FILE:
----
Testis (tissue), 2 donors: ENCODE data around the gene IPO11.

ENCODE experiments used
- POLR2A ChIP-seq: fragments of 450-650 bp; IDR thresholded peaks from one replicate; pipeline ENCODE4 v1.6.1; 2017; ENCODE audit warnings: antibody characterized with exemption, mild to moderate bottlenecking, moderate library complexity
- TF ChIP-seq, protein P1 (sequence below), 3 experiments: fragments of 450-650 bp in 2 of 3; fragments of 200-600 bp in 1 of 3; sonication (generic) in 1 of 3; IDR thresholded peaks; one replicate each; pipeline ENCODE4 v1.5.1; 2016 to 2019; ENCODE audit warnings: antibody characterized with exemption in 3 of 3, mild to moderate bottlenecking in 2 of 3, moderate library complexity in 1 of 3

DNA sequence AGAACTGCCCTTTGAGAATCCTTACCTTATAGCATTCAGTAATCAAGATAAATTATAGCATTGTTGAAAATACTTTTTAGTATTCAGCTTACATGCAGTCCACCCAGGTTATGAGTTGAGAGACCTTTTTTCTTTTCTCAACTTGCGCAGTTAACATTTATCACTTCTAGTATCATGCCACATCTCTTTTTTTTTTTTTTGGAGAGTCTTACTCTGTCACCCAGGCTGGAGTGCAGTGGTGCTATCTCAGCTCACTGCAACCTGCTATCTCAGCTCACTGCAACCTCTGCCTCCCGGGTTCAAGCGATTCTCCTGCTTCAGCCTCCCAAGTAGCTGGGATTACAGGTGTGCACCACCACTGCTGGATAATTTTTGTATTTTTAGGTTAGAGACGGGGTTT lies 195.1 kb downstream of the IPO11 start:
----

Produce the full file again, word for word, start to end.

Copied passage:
Testis (tissue), 2 donors: ENCODE data around the gene IPO11.

ENCODE experiments used
- POLR2A ChIP-seq: fragments of 450-650 bp; IDR thresholded peaks from one replicate; pipeline ENCODE4 v1.6.1; 2017; ENCODE audit warnings: antibody characterized with exemption, mild to moderate bottlenecking, moderate library complexity
- TF ChIP-seq, protein P1 (sequence below), 3 experiments: fragments of 450-650 bp in 2 of 3; fragments of 200-600 bp in 1 of 3; sonication (generic) in 1 of 3; IDR thresholded peaks; one replicate each; pipeline ENCODE4 v1.5.1; 2016 to 2019; ENCODE audit warnings: antibody characterized with exemption in 3 of 3, mild to moderate bottlenecking in 2 of 3, moderate library complexity in 1 of 3

DNA sequence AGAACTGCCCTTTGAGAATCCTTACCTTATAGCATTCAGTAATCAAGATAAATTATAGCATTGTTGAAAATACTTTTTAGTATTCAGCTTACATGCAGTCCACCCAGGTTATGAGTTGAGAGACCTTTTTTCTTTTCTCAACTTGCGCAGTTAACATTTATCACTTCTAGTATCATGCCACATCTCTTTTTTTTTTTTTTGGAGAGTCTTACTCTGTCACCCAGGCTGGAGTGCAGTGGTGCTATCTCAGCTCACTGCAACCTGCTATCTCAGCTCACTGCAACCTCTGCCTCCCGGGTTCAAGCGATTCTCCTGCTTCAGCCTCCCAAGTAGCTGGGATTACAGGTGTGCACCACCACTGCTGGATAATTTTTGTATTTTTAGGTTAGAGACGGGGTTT lies 195.1 kb downstream of the IPO11 start: